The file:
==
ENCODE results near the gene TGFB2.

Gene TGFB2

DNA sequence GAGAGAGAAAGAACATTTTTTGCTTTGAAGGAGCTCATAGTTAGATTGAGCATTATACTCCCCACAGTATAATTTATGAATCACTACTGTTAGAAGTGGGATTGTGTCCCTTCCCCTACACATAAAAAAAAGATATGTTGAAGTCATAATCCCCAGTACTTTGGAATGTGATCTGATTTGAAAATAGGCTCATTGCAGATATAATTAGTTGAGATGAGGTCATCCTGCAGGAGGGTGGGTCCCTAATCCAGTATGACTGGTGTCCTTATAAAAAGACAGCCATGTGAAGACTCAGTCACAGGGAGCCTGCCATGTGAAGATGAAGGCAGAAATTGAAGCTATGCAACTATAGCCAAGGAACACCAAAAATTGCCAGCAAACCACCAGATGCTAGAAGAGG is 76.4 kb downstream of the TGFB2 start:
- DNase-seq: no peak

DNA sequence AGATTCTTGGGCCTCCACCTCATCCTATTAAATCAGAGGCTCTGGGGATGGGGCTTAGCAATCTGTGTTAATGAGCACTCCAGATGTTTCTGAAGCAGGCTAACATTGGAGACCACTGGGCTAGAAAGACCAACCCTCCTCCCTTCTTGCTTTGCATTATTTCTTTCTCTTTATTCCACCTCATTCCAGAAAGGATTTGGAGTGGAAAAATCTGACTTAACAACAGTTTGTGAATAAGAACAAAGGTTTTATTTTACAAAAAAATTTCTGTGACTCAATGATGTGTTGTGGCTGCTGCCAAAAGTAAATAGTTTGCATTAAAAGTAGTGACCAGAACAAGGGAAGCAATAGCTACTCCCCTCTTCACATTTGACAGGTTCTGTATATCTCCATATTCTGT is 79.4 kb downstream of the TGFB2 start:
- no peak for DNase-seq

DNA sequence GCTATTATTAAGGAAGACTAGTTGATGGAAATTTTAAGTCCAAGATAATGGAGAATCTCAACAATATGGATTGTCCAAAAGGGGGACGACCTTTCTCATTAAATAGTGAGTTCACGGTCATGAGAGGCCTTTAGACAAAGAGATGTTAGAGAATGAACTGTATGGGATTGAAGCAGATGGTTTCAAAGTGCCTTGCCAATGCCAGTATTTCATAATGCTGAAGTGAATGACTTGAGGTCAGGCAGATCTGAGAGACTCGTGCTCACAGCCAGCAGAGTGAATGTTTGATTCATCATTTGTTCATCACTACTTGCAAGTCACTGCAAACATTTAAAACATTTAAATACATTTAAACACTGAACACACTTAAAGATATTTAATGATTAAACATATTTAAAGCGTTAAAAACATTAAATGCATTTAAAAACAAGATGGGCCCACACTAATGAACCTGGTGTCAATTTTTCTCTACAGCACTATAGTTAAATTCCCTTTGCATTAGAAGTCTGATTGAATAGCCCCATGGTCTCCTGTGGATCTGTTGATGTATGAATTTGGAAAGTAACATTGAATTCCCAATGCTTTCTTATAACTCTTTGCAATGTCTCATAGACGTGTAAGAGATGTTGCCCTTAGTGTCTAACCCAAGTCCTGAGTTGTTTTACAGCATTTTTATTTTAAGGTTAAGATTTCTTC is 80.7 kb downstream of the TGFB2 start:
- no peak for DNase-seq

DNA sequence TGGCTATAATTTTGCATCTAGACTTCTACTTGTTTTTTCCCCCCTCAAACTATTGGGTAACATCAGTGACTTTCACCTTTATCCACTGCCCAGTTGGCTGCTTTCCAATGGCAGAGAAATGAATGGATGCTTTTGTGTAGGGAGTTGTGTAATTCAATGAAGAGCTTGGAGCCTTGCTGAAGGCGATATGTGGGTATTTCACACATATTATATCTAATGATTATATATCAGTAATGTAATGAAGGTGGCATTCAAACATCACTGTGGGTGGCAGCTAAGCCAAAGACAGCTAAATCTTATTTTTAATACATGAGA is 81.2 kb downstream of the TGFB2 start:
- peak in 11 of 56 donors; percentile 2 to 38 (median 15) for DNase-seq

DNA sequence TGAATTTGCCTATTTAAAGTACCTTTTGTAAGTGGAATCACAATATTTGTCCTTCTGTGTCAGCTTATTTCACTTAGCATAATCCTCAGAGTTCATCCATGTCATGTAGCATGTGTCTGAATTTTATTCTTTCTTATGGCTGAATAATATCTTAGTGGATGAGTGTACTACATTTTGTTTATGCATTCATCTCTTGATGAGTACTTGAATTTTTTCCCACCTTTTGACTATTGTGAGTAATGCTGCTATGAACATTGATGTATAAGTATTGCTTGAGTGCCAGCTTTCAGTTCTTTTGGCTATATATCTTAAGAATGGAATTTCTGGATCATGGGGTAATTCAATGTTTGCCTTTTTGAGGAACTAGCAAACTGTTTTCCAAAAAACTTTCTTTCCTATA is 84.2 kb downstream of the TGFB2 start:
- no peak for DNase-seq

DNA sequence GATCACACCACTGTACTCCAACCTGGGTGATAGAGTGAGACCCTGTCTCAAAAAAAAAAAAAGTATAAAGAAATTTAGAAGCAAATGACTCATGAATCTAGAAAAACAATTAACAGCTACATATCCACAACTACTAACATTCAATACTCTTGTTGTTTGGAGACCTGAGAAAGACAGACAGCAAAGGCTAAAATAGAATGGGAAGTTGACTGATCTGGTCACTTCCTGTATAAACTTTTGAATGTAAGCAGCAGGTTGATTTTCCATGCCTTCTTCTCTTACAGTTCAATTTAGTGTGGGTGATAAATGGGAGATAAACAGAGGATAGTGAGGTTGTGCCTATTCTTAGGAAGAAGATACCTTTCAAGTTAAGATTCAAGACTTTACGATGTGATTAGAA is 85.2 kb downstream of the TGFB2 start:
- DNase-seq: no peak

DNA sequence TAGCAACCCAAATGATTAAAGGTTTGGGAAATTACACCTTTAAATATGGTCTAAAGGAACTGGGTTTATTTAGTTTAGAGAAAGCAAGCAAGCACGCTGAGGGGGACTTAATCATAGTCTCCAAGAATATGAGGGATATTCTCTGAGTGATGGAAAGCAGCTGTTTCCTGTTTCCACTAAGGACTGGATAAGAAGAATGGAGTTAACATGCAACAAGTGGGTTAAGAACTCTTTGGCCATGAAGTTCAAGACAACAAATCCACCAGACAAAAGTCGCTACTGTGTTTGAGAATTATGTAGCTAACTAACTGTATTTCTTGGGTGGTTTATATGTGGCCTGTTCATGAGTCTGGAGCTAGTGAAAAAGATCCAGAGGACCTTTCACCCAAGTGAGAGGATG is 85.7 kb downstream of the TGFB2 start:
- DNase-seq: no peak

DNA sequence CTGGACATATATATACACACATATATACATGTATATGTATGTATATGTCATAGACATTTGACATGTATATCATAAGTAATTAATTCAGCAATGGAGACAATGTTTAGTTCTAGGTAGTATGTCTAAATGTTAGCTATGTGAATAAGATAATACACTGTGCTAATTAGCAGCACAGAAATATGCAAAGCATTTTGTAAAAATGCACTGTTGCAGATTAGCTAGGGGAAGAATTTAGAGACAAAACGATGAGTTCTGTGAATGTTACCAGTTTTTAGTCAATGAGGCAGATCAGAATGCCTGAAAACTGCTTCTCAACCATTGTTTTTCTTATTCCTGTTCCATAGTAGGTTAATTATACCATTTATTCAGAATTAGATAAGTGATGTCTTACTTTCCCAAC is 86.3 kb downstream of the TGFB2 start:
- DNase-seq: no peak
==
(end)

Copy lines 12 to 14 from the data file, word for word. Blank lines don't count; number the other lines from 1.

- no peak for DNase-seq

DNA sequence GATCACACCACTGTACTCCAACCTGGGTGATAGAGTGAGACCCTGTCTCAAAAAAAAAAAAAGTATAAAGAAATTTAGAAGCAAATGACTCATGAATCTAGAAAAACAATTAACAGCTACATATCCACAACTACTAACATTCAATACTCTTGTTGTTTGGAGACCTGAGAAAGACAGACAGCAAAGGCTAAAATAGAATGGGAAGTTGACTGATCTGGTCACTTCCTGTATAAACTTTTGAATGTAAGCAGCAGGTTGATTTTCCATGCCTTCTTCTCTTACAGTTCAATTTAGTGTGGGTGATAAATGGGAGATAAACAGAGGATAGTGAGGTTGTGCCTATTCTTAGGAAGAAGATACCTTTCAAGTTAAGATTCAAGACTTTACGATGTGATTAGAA is 85.2 kb downstream of the TGFB2 start:
- DNase-seq: no peak